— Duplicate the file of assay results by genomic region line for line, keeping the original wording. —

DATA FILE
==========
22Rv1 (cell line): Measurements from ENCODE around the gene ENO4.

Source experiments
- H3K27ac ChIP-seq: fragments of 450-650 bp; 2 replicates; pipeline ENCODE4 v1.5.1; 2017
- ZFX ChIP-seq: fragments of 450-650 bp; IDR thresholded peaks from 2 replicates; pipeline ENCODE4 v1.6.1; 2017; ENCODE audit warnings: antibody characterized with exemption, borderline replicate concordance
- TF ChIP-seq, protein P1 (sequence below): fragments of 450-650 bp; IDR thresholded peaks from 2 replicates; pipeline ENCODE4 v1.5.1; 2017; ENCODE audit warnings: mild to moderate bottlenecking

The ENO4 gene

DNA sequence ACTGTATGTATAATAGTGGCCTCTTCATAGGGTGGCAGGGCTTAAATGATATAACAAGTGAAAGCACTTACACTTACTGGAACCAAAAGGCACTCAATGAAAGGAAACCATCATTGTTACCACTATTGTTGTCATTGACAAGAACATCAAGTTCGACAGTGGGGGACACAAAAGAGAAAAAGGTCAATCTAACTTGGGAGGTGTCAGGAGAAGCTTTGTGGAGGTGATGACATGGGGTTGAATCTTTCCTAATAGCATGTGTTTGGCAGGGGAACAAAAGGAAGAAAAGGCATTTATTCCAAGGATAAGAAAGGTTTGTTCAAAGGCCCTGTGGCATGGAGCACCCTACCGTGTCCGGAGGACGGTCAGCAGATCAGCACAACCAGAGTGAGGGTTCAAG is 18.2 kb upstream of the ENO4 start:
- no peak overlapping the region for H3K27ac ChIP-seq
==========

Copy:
22Rv1 (cell line): Measurements from ENCODE around the gene ENO4.

Source experiments
- H3K27ac ChIP-seq: fragments of 450-650 bp; 2 replicates; pipeline ENCODE4 v1.5.1; 2017
- ZFX ChIP-seq: fragments of 450-650 bp; IDR thresholded peaks from 2 replicates; pipeline ENCODE4 v1.6.1; 2017; ENCODE audit warnings: antibody characterized with exemption, borderline replicate concordance
- TF ChIP-seq, protein P1 (sequence below): fragments of 450-650 bp; IDR thresholded peaks from 2 replicates; pipeline ENCODE4 v1.5.1; 2017; ENCODE audit warnings: mild to moderate bottlenecking

The ENO4 gene

DNA sequence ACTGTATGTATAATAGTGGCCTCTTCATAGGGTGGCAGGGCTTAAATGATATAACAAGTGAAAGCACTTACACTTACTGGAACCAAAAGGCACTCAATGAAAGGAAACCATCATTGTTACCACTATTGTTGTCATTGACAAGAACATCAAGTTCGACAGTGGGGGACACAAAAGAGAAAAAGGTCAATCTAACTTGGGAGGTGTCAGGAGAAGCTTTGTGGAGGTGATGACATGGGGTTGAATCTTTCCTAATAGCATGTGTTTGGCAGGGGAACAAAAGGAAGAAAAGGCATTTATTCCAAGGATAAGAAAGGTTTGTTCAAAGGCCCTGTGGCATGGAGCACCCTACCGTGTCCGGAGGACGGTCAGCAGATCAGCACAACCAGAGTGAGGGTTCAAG is 18.2 kb upstream of the ENO4 start:
- no peak overlapping the region for H3K27ac ChIP-seq